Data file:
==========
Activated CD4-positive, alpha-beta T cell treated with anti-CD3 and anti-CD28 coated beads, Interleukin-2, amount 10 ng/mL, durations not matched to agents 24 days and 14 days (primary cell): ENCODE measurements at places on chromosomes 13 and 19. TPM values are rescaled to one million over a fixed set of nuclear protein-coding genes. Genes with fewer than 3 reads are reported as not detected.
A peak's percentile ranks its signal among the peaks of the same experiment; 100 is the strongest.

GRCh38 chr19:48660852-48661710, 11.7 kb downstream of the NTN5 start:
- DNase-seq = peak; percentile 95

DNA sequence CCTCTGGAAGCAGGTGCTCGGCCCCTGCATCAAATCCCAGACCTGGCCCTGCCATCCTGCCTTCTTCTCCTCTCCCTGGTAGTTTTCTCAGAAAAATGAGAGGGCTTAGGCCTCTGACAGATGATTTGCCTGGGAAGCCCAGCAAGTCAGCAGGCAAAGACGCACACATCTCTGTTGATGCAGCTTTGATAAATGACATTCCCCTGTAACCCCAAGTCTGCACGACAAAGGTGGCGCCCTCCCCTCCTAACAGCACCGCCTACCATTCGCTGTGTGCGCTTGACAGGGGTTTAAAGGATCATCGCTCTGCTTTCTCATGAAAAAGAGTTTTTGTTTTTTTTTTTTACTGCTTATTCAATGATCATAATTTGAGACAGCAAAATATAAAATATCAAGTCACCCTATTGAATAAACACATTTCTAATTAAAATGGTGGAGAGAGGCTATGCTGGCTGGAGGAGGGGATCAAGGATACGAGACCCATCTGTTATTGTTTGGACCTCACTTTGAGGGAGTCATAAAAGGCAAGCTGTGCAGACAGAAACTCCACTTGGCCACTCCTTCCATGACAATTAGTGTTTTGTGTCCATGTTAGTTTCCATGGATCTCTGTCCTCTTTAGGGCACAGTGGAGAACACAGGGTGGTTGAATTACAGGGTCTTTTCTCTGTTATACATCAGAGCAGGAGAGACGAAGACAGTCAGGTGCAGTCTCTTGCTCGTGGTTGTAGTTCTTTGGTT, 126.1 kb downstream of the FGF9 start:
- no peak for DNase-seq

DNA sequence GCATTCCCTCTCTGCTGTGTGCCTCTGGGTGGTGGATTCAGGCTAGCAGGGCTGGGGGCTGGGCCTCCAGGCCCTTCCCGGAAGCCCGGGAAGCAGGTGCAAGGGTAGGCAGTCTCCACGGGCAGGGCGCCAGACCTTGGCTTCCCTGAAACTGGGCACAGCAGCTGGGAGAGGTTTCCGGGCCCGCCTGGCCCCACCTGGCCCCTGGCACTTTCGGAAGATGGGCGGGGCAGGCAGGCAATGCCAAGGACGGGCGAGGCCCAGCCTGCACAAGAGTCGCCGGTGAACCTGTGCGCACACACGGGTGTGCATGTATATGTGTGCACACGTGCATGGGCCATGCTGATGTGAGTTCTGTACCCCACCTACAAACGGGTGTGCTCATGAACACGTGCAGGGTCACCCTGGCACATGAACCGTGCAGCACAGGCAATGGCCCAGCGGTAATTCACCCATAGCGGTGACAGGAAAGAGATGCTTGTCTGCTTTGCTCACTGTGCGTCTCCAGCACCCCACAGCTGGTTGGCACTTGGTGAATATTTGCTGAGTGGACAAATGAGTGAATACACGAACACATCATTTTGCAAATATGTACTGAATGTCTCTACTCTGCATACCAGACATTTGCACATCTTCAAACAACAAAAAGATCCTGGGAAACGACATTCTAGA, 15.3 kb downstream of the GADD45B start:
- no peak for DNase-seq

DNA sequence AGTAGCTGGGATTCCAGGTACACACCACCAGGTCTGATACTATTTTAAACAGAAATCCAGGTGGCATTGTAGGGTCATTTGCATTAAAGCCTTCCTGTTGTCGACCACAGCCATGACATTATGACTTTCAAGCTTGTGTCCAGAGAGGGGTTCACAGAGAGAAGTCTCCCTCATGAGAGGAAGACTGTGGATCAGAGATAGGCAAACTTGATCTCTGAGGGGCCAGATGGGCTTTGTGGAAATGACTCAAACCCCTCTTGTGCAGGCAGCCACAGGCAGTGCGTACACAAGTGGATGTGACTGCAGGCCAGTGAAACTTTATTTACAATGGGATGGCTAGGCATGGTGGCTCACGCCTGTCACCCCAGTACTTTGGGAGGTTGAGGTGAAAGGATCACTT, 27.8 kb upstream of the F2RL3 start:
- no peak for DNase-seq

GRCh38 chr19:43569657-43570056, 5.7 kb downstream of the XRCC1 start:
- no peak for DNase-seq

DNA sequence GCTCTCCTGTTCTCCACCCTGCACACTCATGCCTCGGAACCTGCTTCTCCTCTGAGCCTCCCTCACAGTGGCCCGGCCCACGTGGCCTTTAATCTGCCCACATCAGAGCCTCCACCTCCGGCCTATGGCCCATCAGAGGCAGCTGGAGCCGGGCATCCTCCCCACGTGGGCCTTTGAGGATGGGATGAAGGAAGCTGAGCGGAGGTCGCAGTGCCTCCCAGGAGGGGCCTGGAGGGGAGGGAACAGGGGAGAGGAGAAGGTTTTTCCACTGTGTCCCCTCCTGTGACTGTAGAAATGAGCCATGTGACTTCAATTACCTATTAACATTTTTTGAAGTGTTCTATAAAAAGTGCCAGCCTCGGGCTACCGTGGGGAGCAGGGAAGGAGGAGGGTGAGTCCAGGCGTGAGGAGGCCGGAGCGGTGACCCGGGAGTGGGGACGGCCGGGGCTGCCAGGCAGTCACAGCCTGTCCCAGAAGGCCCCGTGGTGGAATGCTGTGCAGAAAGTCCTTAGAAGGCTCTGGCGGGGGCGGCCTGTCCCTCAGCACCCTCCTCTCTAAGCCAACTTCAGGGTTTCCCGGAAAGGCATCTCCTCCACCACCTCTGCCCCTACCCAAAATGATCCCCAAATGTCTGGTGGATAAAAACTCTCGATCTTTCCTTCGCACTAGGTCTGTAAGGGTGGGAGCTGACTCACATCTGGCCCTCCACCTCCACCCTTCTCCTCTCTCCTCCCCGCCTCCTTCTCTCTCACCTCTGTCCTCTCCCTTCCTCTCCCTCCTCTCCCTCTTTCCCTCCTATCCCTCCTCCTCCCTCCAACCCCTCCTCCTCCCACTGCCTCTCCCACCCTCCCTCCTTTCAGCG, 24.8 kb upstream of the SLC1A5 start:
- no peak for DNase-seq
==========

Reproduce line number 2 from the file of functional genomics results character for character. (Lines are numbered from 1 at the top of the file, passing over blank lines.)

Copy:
A peak's percentile ranks its signal among the peaks of the same experiment; 100 is the strongest.